In two recent rulings by the Oregon Court of Appeals, the court stated the plaintiff may prove and recover the full amount of their medical bills, even when a portion of those bills have been written off. In White v. Jubitz, 219 Or App 62 (2008), Mrs. White was injured on Jubitz’s property and received medical care for which Medicare paid the bills at its reduced rate. In addressing the question of who gets the benefit of the “write offs”, the court first found the full amount of the medical bills were “reasonable charges necessarily incurred” regardless of any amounts written off by the medical provider. The court went on to hold that “amounts later written off by a medical provider are collateral source benefits as contemplated by ORS 31.580” and thus the fact of the write off is not admissible at trial.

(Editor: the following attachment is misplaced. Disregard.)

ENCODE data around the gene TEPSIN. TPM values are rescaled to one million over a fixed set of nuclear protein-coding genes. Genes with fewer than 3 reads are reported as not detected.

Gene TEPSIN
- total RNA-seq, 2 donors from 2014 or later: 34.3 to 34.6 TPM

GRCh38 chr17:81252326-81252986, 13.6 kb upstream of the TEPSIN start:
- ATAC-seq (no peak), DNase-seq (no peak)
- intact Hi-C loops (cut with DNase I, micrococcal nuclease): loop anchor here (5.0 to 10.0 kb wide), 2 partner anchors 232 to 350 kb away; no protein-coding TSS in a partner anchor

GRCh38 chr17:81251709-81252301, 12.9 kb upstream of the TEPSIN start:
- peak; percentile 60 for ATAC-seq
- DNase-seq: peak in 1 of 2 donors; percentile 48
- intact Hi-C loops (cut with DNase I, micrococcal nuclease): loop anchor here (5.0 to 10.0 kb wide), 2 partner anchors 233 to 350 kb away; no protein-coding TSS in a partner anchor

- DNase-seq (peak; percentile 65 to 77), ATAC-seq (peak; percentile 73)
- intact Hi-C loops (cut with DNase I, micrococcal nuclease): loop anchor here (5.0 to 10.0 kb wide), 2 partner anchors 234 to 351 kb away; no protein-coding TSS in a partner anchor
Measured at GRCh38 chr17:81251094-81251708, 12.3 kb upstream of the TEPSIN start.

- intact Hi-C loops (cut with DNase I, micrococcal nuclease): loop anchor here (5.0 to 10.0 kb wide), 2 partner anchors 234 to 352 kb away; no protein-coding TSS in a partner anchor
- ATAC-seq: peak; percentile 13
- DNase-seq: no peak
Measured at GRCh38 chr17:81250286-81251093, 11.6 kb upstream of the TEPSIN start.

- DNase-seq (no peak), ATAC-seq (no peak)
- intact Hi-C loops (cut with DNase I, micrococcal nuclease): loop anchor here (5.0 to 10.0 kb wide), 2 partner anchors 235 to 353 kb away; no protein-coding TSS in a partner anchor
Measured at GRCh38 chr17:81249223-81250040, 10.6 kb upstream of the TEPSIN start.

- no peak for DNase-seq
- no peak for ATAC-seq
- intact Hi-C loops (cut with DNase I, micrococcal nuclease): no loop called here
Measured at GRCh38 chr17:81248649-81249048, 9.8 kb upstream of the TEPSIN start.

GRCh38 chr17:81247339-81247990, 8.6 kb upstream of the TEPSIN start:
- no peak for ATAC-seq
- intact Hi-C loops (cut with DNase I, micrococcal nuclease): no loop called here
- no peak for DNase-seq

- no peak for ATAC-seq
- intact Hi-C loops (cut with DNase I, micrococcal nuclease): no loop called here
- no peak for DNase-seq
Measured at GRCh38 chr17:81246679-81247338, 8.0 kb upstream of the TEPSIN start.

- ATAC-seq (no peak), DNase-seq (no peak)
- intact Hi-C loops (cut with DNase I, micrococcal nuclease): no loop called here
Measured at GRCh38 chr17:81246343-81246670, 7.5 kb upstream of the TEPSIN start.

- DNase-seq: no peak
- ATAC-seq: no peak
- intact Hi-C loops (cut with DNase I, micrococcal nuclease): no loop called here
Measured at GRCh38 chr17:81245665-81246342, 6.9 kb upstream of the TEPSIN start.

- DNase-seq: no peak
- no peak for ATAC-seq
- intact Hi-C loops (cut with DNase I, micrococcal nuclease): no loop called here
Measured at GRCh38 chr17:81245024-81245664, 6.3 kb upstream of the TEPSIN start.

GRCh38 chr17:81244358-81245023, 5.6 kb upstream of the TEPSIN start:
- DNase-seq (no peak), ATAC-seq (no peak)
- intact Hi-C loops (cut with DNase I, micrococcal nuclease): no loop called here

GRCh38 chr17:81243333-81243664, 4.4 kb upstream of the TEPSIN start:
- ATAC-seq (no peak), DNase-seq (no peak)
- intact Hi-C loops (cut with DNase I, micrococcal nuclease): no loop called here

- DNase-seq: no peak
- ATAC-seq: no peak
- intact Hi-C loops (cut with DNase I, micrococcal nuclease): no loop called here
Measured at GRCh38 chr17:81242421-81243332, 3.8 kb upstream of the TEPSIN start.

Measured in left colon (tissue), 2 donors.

In the companion case of Cohens v. McGee, 219 Or App 78 (2008), medical bills were paid under the Oregon Health Plan. Just as in the Jubitz case, the court found that write offs were benefits covered under the collateral source rule and not admissable at trial. The court reasoned the OHP program is Oregon’s Medicaid program, Medicaid is a Federal Social Security Program and, accordingly, OHP write offs are a Federal Social Security Benefit protected under ORS 31.580.
These decisions only deal with government-run health systems, but the reasoning behind the decisions should support injured people who have private health insurance as well. Where a private health insurer has paid the bills, the collateral source rule found in Oregon statutes, ORS 31.580, should still apply. The above decisions and the Oregon statutes protect victims of injury, and allow them to prove to the jury the full extent of their injury, even if some medical bills were paid, or written off, by their health insurance.
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